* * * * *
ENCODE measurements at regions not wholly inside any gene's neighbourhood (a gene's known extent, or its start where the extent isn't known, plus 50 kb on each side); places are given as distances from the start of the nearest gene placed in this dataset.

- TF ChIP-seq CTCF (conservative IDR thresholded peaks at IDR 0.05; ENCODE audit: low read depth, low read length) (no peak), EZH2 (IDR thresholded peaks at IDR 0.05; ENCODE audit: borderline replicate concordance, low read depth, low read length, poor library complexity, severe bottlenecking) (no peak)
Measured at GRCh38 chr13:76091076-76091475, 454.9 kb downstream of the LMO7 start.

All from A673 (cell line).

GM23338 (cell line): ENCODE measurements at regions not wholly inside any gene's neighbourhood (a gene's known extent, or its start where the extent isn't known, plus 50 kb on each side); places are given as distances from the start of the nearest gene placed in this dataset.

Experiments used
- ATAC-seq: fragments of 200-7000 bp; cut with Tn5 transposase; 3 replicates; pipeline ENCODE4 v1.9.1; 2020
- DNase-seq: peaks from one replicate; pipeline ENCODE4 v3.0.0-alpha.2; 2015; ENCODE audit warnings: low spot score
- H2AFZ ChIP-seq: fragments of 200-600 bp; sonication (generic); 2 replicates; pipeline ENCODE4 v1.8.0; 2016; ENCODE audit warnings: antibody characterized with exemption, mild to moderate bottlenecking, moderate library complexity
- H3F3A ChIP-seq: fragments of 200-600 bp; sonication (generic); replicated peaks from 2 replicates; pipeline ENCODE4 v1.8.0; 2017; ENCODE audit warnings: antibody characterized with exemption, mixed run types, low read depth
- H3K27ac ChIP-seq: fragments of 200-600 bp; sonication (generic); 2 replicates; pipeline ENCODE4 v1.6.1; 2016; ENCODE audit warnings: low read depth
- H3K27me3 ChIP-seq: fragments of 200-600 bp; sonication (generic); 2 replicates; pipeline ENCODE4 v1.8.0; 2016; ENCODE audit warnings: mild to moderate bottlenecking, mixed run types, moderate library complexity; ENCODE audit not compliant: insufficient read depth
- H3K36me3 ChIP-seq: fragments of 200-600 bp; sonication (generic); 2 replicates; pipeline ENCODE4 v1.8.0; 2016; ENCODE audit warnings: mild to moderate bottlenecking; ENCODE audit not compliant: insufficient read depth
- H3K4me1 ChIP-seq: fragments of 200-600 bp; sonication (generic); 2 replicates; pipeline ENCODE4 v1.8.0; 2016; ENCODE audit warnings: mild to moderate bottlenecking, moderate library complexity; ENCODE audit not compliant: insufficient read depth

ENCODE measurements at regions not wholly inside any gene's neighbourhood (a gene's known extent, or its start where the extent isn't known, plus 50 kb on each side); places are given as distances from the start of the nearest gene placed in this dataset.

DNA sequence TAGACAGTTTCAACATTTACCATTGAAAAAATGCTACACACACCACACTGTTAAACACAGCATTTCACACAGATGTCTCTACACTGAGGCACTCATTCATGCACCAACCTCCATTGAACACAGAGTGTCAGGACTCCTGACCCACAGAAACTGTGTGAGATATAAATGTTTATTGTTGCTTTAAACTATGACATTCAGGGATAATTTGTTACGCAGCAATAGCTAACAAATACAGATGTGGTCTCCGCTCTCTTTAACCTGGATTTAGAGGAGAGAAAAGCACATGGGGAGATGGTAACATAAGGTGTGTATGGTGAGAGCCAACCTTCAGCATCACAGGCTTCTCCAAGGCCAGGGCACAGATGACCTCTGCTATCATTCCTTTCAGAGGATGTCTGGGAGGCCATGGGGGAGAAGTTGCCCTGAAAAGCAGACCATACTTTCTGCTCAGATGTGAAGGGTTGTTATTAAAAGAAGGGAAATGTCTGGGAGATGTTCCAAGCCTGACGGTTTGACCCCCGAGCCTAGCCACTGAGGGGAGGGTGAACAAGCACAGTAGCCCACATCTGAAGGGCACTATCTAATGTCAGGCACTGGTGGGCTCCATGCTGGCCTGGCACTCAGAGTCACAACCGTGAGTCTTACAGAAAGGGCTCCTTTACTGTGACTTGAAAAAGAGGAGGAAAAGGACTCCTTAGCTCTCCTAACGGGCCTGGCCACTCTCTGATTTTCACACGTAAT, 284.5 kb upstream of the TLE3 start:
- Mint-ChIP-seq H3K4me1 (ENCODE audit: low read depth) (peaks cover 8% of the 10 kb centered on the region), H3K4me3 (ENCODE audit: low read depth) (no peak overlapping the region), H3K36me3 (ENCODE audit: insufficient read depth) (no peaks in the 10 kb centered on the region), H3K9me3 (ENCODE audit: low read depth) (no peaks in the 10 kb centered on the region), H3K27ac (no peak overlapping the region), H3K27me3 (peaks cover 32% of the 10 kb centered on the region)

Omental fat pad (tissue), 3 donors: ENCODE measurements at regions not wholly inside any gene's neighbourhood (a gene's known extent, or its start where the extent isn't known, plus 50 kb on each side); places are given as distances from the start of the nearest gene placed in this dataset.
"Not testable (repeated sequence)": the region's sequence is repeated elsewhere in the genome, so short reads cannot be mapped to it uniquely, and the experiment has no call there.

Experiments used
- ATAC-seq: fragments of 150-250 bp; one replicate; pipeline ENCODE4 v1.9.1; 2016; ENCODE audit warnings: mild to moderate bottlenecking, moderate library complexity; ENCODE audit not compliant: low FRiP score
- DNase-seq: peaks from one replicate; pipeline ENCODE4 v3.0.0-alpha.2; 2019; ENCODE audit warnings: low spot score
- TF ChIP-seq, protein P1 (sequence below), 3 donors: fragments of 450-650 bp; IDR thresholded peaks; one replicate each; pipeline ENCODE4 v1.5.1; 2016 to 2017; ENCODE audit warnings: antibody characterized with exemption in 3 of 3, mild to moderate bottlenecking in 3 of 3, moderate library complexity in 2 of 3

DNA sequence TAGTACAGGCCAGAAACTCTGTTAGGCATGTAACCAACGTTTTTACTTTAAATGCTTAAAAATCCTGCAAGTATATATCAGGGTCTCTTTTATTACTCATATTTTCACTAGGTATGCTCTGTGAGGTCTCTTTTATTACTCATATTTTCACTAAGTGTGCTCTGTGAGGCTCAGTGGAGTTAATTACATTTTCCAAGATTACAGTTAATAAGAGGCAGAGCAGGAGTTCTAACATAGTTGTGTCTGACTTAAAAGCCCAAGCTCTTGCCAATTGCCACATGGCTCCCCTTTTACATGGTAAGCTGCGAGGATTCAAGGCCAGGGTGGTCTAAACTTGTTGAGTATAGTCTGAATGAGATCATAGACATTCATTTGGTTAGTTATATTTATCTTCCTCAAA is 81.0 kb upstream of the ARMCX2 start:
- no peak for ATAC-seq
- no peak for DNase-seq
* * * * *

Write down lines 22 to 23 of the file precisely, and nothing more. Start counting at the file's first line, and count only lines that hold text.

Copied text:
- DNase-seq: peaks from one replicate; pipeline ENCODE4 v3.0.0-alpha.2; 2019; ENCODE audit warnings: low spot score
- TF ChIP-seq, protein P1 (sequence below), 3 donors: fragments of 450-650 bp; IDR thresholded peaks; one replicate each; pipeline ENCODE4 v1.5.1; 2016 to 2017; ENCODE audit warnings: antibody characterized with exemption in 3 of 3, mild to moderate bottlenecking in 3 of 3, moderate library complexity in 2 of 3